I’m a sound designer so I’m just going to ignore this one… if people can’t hear the sound in the video then they won’t bother calling me up, will they?
‘Online Video Quality’
He says that it should be at the highest possible quality. No arguments there – I actually think it’s the most notable thing here.
He also says to avoid YouTube because of it’s popularity and the fact that it’s set the ‘lowest common denominator.’ As much as I agree with this, it’s expensive to buy a domain name, learn a new video encoder and then put the showreel up on there. YouTube will have to do, these are leaps which I cannot jump over.
He says I should put a photo of my face on there because people struggle to remember names, but rarely forget faces.
I have a good idea to do that as well… Maybe in a Doctor Who-like style?
Either way, I don’t think this is exactly important and I won’t judge other people’s work over it but it’s not the worst idea.
Put a breakdown of the details from each video.
I don’t like this idea personally because it means I have to consistently state ‘college project that I did sound for’ over and over again. I’ll pass.
Most of the later few are unimportant if I’m honest.
Mainly about making it personal to you and making it an epic video etc – he obviously ran out of ideas.
The last noteworthy thing he said was that it’s worth putting your showreel onto as many things as possible. A memory stick. A DVD. Anything you can get it on, you never know when somebody will wanna see it.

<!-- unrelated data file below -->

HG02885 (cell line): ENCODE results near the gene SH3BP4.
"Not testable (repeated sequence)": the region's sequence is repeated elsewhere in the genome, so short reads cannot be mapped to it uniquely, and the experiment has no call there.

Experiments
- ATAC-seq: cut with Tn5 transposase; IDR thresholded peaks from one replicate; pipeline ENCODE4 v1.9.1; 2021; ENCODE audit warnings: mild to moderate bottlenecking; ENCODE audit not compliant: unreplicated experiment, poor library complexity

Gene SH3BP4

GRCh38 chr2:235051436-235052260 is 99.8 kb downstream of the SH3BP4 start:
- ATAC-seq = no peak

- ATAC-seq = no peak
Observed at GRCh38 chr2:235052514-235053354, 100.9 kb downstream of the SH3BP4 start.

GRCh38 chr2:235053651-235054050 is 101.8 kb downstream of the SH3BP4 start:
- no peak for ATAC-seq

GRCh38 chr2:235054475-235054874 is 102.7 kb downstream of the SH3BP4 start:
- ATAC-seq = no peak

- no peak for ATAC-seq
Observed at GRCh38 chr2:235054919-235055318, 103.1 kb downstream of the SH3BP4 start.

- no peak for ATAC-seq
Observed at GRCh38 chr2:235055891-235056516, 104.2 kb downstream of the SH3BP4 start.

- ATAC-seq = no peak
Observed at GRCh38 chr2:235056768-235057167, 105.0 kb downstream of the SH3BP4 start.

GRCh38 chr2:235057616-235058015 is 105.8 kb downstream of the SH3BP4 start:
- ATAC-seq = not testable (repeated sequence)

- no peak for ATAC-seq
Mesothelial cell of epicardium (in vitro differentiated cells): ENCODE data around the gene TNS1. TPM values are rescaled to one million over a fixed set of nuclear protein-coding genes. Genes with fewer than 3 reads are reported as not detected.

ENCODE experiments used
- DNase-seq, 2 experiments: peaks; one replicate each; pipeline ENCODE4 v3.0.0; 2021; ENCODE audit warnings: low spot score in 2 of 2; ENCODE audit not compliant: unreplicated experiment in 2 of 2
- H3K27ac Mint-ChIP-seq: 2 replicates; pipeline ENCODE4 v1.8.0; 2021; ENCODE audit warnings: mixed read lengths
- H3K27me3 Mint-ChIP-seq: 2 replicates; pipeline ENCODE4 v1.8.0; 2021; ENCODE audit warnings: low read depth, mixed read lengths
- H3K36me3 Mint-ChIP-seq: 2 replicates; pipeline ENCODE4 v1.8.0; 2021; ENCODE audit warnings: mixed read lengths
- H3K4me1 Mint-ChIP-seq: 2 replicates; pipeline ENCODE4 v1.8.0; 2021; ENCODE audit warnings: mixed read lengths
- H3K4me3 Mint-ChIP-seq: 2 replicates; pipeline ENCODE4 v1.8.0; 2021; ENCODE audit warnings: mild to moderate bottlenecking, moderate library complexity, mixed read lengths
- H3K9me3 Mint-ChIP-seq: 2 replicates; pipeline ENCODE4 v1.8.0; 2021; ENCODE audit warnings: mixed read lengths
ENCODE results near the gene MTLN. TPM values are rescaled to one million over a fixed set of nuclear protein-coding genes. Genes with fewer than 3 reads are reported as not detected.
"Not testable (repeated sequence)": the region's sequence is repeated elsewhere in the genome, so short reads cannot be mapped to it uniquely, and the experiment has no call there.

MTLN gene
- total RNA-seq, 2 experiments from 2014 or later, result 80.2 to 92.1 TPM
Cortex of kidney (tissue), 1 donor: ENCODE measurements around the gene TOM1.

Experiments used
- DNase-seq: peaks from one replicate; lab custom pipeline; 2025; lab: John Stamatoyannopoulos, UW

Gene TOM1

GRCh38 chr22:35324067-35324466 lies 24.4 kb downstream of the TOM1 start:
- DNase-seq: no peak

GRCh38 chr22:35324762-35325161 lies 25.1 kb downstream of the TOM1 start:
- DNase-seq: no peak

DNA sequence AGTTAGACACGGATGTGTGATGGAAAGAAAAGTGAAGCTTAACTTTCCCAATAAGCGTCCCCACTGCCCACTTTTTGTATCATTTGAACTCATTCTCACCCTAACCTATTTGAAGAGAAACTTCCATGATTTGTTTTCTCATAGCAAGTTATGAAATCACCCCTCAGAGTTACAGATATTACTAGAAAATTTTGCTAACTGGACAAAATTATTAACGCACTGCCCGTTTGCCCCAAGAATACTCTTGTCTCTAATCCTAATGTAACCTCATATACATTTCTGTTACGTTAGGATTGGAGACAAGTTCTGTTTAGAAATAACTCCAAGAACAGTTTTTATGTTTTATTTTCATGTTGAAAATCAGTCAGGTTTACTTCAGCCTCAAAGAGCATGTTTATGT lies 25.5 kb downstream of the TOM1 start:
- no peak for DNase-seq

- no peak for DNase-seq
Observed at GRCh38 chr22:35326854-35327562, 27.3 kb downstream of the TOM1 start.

Of all these things, I believe that the first five are the ones worth looking at and remembering.
I’ll certainly take another look at my work.
I almost feel bad for judging the quality of the writers work off of the poor website presentation. I suppose it all comes down to the phrase ‘don’t judge a book by it’s cover.’
Video Collective – 6 Top Tips For Creating An Awesome Showreel
After such a long look at the ugly site I’d just spent the last half hour looking at, it was a breath of fresh air to finally gaze upon a clean and comfortable site.
Thank you ‘video collective’ your website is clean and nice to look at.
I’d also like to comment on the fact that these guys seem fine with showing links to people’s showreels. When you can look at a video and look out for the positive ideas which they mention on their list, it shows that they know what they’re talking about.
I believe that the most important things which this site mentions have been previously mentioned. ‘Keep the first 30 seconds reserved for your best material’ etc.
That being said, a comment which this site made did hit me.
They told me to be ‘critical.’ Genuinely. Show it to friends and colleagues and get a genuine idea of whether or not your work looks good.
I like this idea because it serves as a good reminder that work is subjective and definitely worthy of other people’s input.
This site actually states that you should keep your showreel under 3 minutes, this counters what’s said in the others who said that it should be ‘3 or 4 minutes tops.’
I’ll keep this in mind but will likely ignore it because the majority of other pieces of information that I’ve read have countered this.
Finally, the last important thing that this site mentions is that you need to keep your role as obvious as possible. You need to say what you’ve done otherwise how will they know the amount of effort you put in?
As mentioned before with a similar idea, this doesn’t fit me too much because most of my work is 100% me doing the sound and I’d like to just be able to say ‘yes, I did all of the sound in this video’ to people.
To conclude, this site looked nice and seemed very reliable from a visual side but didn’t really have much to offer. It actually was contradictory to the majority of information available to me and thus is a confusing piece of work to say the least.